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What is L. acidophilus?

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Lactobacillus acidophilus is a form of bacteria that occurs naturally in the body in areas such as the mouth, vagina and intestines, according to Mayo Clinic. Although it lacks the ability to produce other vitamins and amino acids, L. acidophilus produces lactase and vitamin K, which render it healthy to the body.

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Because of its inability to produce other vitamins and amino acids other than vitamin K and lactase, most of L. acidophilus occur in the upper part of the gastrointestinal tract, an area rich in the nutrients that the bacteria cannot make, explains Mayo Clinic. An individual can get L. acidophilus by eating fermented foods, such as yogurt and soy products.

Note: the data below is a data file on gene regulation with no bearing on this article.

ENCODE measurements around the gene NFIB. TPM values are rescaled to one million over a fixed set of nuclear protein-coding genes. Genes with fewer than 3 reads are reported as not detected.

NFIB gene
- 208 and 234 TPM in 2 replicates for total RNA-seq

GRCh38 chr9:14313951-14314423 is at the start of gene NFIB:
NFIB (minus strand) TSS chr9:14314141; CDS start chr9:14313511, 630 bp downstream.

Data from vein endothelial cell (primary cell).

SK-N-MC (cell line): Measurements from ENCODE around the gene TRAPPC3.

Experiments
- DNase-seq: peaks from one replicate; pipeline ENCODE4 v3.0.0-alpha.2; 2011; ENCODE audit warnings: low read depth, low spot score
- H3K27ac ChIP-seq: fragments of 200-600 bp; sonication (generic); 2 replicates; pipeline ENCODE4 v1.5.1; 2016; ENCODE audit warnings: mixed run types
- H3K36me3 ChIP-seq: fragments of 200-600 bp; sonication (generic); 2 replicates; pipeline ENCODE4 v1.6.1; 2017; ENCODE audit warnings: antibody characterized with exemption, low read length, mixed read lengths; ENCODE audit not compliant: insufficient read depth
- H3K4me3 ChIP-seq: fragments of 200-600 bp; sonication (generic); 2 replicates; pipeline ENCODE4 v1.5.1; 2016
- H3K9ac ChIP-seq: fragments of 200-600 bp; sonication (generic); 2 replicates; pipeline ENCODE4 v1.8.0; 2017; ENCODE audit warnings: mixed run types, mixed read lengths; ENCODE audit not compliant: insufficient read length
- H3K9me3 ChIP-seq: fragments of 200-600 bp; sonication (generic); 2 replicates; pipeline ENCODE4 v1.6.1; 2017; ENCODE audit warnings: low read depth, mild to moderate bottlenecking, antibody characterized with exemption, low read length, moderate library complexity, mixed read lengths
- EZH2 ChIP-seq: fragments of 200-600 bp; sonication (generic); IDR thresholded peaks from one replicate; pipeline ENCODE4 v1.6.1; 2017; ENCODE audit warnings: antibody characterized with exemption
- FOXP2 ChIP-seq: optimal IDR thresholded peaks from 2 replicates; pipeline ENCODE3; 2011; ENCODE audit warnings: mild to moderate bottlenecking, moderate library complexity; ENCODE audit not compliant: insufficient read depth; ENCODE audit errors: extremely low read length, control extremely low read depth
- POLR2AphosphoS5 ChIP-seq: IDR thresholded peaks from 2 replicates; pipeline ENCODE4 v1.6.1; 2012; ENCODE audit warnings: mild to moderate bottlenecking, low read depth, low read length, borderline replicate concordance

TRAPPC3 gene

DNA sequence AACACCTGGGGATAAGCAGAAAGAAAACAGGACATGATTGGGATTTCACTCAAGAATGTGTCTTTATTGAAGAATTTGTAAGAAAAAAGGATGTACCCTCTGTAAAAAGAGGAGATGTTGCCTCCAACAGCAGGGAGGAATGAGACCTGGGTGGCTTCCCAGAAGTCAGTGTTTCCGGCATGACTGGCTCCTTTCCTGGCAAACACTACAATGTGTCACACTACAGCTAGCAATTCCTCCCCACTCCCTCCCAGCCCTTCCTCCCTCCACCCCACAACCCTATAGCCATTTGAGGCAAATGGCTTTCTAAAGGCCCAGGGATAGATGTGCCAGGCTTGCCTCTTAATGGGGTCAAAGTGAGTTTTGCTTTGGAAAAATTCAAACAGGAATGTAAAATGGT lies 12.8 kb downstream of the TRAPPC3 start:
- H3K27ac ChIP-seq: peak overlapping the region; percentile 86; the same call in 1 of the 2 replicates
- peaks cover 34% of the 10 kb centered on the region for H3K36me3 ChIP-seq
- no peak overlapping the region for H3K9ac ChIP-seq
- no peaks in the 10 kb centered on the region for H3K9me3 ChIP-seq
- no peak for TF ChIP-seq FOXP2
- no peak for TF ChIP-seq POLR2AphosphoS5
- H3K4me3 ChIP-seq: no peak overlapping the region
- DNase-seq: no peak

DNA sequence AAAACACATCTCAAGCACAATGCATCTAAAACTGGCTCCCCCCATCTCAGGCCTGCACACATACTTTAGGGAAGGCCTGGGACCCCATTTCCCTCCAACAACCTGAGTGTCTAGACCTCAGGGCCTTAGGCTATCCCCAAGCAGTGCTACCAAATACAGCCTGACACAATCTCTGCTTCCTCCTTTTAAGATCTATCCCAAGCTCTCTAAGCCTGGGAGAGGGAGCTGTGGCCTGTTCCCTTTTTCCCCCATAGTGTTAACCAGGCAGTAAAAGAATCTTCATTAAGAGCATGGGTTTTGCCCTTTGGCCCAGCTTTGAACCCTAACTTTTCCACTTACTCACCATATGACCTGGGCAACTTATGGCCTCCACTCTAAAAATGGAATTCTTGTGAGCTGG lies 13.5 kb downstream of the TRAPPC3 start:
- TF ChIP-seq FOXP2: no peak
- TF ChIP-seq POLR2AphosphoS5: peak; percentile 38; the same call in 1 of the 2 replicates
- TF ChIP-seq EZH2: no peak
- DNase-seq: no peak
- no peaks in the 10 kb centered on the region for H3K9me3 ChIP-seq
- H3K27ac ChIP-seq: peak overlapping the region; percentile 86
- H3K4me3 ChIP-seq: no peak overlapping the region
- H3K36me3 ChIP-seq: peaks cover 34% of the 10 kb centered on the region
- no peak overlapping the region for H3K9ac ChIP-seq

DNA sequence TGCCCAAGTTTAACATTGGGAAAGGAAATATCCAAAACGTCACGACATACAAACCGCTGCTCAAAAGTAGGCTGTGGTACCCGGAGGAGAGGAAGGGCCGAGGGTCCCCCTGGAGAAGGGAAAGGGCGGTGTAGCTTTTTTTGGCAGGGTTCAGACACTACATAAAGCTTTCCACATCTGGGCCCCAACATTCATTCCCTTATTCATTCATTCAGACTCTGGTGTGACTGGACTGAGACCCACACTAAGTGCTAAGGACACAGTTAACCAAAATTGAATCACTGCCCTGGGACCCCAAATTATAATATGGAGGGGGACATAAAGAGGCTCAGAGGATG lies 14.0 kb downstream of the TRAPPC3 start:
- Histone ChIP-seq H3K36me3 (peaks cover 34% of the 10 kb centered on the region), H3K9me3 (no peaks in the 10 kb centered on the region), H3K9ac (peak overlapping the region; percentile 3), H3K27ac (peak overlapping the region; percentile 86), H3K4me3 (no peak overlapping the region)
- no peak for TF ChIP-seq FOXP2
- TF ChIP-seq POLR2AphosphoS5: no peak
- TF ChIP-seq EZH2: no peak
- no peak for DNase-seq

L. acidophilus acts as a probiotic and as a treatment of vaginal infections, notes Mayo Clinic. Although it is claimed to be useful in the treatment of such conditions as brain disorders, diarrhea, asthma, lactose digestion and irritable bowel syndrome, no clear evidence exists to back up its effectiveness in the treatment of such conditions, as of 2015. Despite being safe generally, L. acidophilus is not suitable for sufferers of intestinal damage, intestinal bacterial overgrowth and immune disorders. This is because the bacteria is likely to leave the gastrointestinal tract, leading to multiple organ failures in such patients.

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